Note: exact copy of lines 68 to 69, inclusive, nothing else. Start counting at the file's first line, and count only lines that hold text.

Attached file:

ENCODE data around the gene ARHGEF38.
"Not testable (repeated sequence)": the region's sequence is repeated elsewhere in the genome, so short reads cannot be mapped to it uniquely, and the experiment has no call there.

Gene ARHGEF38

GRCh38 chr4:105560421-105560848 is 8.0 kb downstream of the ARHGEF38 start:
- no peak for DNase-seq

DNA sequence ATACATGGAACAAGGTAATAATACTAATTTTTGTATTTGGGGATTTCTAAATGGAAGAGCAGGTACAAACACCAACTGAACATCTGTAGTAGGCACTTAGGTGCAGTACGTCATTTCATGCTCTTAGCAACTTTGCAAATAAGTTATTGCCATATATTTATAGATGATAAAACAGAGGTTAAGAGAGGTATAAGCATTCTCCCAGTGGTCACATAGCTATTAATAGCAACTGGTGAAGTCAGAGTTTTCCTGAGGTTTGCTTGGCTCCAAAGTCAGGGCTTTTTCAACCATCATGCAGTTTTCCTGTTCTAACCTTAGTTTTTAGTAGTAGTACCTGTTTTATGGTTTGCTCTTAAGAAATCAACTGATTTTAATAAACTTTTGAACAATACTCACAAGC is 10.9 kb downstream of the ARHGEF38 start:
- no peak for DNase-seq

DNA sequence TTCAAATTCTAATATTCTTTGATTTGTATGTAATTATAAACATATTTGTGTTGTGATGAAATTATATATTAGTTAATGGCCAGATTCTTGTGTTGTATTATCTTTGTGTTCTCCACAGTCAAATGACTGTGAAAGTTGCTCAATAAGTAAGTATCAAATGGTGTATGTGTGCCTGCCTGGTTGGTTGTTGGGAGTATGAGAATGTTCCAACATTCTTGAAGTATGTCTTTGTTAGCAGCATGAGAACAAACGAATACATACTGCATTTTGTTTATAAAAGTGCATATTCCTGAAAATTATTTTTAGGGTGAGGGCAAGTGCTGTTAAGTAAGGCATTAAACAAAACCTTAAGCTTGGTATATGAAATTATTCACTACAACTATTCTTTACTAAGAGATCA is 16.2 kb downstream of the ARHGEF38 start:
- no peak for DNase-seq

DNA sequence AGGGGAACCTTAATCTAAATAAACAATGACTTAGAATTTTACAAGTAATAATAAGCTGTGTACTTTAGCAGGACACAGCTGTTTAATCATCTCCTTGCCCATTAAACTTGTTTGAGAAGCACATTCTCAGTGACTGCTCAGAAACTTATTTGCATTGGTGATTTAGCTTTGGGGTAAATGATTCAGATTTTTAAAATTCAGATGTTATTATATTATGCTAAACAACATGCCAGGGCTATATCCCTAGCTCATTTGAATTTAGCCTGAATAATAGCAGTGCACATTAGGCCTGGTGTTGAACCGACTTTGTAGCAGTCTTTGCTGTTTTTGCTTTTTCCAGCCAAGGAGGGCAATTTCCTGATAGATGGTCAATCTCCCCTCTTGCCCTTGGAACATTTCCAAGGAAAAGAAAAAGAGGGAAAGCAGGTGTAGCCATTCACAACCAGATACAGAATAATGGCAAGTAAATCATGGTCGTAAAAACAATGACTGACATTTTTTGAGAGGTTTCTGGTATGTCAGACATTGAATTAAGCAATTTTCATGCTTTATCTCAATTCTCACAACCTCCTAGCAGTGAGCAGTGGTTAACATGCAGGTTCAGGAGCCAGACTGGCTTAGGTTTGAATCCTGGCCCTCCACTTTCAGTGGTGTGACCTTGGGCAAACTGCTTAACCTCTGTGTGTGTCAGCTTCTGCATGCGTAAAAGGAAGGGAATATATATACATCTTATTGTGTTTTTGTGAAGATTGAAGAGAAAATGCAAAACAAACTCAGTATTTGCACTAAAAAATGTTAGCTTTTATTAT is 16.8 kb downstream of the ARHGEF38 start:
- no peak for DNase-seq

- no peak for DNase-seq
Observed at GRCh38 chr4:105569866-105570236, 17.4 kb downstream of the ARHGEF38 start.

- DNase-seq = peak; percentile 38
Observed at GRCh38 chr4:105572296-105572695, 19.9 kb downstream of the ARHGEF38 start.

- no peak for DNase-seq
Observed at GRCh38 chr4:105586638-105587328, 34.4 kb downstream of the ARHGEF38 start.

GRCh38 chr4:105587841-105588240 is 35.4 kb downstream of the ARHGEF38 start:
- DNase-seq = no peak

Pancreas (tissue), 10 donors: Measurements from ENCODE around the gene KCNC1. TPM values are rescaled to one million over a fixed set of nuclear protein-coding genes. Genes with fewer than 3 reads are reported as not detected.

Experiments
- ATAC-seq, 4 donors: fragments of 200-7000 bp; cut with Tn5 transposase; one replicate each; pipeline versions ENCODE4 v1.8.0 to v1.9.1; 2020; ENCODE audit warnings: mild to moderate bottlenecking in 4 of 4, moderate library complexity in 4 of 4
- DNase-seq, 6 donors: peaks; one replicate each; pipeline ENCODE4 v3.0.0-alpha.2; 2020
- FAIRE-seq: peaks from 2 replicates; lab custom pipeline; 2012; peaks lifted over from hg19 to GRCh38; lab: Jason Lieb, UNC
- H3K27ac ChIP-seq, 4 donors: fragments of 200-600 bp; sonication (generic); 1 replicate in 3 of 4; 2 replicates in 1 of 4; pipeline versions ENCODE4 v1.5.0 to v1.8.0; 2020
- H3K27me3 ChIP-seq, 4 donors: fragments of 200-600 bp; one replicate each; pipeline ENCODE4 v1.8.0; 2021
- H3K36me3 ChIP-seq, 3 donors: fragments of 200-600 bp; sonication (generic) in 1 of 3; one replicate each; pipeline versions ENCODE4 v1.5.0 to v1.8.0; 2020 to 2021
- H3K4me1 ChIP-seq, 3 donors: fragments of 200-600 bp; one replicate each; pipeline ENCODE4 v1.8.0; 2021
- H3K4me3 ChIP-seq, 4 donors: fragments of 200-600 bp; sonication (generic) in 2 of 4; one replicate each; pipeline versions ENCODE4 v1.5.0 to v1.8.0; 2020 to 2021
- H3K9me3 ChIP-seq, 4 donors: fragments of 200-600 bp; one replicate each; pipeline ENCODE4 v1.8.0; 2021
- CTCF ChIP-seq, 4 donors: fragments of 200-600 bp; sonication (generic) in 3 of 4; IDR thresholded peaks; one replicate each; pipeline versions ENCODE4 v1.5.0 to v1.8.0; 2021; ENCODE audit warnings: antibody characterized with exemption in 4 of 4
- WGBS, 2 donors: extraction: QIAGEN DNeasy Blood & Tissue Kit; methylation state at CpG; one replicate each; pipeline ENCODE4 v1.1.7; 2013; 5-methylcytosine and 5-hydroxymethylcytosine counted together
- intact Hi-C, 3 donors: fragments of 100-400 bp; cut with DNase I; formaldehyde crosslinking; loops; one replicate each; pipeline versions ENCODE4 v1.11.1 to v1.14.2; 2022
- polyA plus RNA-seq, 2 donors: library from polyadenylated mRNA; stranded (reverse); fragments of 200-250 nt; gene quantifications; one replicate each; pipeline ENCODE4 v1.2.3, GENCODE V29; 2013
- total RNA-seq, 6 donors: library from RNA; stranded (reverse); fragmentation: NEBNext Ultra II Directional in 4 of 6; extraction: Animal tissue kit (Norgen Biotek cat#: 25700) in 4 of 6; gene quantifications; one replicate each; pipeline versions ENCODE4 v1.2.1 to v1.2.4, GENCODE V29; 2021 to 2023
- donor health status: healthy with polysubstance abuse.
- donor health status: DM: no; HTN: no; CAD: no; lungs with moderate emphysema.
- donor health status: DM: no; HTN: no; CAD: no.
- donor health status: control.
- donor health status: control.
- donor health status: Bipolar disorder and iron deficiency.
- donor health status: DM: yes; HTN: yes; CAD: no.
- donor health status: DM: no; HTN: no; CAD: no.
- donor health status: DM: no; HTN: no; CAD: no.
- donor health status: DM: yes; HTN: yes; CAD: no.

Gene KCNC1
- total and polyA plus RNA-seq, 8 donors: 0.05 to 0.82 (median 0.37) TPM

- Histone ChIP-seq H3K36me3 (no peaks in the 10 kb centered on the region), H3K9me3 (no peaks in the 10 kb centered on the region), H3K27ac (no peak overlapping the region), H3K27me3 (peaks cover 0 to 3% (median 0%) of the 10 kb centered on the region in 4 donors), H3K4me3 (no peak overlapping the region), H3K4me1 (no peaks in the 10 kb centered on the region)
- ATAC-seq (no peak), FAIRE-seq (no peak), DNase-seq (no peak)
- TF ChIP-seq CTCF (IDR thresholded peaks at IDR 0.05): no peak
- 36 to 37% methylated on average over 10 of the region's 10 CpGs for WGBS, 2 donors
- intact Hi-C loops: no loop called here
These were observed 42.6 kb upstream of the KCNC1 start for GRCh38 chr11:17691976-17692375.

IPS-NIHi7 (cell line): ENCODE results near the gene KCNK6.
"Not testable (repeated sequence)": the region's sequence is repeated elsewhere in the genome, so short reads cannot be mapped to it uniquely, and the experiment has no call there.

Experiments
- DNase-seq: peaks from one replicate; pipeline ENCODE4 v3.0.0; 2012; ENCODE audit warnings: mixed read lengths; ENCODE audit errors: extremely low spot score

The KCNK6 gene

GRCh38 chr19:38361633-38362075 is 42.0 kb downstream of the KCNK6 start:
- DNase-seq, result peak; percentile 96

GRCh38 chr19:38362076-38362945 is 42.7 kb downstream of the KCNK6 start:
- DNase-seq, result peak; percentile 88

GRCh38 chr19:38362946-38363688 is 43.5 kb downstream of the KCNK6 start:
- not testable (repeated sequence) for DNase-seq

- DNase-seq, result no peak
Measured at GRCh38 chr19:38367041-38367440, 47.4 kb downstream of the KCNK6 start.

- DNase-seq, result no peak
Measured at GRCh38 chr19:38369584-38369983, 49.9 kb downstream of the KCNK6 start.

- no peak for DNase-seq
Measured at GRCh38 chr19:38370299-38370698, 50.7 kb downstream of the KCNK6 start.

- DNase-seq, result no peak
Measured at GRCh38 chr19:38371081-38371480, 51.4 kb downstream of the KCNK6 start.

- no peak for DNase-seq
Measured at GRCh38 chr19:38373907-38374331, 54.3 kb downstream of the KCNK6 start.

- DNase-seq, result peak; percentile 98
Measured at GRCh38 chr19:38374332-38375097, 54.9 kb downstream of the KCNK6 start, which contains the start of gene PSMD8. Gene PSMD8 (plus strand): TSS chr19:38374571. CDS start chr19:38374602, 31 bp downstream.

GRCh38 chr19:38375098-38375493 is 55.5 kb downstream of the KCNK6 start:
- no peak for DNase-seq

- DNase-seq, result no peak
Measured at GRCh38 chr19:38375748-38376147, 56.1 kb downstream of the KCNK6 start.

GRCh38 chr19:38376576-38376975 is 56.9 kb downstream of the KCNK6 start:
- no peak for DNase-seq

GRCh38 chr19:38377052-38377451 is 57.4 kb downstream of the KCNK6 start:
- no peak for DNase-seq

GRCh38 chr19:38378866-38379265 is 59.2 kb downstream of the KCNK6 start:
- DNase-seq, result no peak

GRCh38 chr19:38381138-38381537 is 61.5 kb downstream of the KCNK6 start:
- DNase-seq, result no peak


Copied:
Measured at GRCh38 chr19:38369584-38369983, 49.9 kb downstream of the KCNK6 start.

- no peak for DNase-seq